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Allbritton Communications, Politico Parent Company, Exploring Sale Of TV Stations

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NEW YORK -- Robert Allbritton, chairman of Politico parent company Allbritton Communications, notified staff Wednesday that the company is considering the sale of its two Washington, D.C.-area channels, ABC affiliate WJLA-7 and NewsChannel 8, along with broadcast properties in seven markets.

It’s an ambitious move for Allbritton and signals a generational shift for a family-run communications company built on local TV stations. The 44-year-old Allbritton runs the media company started by his father, the late Joe Allbritton. In the memo, he said the one thing he won’t sell is Politico, which has shared office space in Rosslyn, Va., with the two channels since launching in 2007.

“Let me be unmistakably clear to you and potential buyers: there is no chance, none, I will sell POLITICO as part of the deal,” Allbritton wrote. “My future is POLITICO and companies like it. In fact, my plan is to invest even more in POLITICO and to place additional bets on media companies that meet my definition of successful journalistic and business enterprises. POLITICO continues to carry no debt, funds all investment with operating income and will still turn a profit, again, in 2013. That is the textbook definition of a thriving, sustainable new media company."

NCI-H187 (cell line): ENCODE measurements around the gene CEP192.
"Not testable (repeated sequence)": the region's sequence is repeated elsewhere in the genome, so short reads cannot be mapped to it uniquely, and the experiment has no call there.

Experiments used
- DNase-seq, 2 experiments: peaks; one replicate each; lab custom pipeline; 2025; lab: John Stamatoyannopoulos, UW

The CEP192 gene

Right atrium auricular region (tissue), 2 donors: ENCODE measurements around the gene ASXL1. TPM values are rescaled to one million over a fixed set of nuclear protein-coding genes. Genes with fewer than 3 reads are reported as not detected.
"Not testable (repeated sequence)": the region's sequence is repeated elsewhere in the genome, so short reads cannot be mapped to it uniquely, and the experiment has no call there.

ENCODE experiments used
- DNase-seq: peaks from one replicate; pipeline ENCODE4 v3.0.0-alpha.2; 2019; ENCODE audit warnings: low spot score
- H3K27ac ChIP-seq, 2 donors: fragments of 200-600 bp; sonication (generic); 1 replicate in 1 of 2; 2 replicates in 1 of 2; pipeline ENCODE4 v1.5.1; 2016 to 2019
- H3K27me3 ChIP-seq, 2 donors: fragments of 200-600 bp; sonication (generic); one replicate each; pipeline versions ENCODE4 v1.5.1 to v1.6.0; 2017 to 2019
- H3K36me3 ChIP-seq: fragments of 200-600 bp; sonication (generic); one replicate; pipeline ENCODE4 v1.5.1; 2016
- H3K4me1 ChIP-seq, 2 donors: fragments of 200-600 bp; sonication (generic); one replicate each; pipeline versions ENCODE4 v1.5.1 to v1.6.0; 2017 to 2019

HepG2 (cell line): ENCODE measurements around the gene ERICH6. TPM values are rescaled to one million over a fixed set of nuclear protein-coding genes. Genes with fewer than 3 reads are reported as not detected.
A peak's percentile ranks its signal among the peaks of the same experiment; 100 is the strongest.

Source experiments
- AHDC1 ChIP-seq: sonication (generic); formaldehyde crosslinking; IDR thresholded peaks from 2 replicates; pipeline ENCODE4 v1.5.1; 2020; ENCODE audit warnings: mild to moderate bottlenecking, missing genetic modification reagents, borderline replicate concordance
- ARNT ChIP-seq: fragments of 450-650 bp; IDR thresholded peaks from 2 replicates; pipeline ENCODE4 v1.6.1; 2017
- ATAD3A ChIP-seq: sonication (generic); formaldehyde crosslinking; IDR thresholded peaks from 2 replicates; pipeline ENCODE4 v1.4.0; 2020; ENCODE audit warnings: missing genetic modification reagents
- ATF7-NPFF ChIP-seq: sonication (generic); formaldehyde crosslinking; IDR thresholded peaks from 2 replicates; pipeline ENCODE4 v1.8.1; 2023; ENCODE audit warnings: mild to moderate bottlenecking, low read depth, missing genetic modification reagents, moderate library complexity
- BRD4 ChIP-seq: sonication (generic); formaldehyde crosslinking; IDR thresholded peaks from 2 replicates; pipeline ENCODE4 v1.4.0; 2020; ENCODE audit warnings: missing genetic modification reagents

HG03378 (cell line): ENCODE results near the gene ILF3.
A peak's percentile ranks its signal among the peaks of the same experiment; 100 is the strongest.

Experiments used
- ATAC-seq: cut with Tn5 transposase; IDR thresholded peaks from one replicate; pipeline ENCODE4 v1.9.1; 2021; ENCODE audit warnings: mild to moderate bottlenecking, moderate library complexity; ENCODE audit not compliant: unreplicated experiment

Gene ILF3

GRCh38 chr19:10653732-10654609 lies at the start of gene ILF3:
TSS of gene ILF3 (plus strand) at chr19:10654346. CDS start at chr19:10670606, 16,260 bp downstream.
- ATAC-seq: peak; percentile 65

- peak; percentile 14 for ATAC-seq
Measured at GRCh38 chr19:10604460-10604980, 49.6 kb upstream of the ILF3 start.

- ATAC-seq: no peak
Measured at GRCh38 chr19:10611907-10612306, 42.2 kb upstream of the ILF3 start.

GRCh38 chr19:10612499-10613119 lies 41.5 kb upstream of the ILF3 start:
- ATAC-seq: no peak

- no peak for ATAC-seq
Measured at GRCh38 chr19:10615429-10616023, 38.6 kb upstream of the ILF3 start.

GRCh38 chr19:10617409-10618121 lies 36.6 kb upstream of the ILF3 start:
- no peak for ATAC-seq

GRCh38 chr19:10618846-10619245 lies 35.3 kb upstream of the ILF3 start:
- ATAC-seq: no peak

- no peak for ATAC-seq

Just before launching Politico, Allbritton passed on a deal to buy nine more TV stations that The New York Times put on the market, deciding instead to focus on getting the political news site and D.C.-area publication off the ground, according to a Washingtonian profile. Now Allbritton's looking to sell the stations he has in order to put more resources into Politico’s future.

In a staff memo, Allbritton said his plan “is to use the resources and expanded mindshare that such a move would make available to increase my commitment to POLITICO.” He continued, “Then we can plunge in further on a variety of other potential investments that intrigue me as I contemplate the next chapter for our business.”